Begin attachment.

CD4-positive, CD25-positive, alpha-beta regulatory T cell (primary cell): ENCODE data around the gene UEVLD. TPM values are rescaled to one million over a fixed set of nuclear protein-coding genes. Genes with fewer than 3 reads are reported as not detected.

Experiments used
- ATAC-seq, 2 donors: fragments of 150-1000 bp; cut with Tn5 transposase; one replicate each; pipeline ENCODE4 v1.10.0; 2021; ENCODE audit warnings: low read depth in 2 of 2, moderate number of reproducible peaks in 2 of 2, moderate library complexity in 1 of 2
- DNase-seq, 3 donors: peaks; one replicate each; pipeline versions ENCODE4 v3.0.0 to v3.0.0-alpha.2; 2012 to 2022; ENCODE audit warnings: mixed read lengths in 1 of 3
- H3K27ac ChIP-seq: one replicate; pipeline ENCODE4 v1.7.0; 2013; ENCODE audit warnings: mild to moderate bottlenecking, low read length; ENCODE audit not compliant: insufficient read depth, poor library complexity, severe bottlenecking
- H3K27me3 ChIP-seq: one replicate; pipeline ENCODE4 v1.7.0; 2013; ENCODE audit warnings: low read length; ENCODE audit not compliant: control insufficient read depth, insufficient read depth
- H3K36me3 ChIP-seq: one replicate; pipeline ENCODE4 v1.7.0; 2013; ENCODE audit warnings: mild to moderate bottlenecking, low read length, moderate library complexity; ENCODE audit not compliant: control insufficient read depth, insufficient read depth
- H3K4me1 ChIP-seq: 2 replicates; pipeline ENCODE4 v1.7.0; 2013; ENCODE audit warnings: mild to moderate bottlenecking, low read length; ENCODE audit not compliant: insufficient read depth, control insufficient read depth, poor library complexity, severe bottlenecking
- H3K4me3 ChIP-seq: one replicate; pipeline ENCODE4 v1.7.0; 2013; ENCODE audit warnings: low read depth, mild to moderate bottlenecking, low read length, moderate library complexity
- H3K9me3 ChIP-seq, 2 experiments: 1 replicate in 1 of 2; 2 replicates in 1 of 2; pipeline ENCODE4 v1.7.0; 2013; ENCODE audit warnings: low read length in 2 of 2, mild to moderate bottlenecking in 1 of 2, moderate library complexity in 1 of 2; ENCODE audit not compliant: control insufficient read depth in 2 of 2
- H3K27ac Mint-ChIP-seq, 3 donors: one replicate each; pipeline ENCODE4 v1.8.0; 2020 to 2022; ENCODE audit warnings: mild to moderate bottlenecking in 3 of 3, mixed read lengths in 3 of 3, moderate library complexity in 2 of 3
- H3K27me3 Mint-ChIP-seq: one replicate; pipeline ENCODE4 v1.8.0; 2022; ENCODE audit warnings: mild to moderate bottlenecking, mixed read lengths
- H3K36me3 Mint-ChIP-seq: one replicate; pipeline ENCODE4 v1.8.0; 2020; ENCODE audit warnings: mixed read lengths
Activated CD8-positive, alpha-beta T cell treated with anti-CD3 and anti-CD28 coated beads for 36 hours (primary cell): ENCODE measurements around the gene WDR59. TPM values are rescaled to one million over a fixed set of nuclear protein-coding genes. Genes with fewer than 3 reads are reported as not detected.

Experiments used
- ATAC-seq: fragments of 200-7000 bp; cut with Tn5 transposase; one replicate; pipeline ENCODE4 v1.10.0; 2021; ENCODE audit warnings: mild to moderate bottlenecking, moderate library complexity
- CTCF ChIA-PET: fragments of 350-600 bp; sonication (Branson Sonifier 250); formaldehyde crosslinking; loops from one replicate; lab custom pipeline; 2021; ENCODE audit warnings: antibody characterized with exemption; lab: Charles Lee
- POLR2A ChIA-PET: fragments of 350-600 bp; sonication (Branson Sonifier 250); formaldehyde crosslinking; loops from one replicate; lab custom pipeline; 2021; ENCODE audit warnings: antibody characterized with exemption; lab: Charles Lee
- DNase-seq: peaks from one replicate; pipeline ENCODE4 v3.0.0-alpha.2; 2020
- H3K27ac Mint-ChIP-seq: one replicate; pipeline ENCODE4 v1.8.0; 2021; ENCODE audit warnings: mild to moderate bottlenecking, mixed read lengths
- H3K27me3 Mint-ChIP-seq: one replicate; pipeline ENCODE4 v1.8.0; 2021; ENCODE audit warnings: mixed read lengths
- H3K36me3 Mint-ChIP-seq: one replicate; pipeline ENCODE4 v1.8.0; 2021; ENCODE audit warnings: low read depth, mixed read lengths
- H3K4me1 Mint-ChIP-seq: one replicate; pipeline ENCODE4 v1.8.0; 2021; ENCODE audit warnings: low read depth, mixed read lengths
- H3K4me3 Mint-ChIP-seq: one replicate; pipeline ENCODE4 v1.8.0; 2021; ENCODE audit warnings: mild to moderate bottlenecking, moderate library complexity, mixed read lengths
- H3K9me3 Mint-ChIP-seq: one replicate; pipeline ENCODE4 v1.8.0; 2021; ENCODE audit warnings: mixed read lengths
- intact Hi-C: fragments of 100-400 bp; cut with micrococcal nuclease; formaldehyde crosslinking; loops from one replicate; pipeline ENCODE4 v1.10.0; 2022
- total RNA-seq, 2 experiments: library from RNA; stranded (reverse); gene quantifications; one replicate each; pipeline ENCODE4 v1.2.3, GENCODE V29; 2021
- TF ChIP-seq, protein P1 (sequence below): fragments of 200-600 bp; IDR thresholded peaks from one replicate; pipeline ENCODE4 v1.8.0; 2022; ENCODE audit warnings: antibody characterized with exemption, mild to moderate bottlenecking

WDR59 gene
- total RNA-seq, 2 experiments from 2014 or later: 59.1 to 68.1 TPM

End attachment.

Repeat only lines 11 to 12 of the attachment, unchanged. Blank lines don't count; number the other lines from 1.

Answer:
- H3K27ac Mint-ChIP-seq, 3 donors: one replicate each; pipeline ENCODE4 v1.8.0; 2020 to 2022; ENCODE audit warnings: mild to moderate bottlenecking in 3 of 3, mixed read lengths in 3 of 3, moderate library complexity in 2 of 3
- H3K27me3 Mint-ChIP-seq: one replicate; pipeline ENCODE4 v1.8.0; 2022; ENCODE audit warnings: mild to moderate bottlenecking, mixed read lengths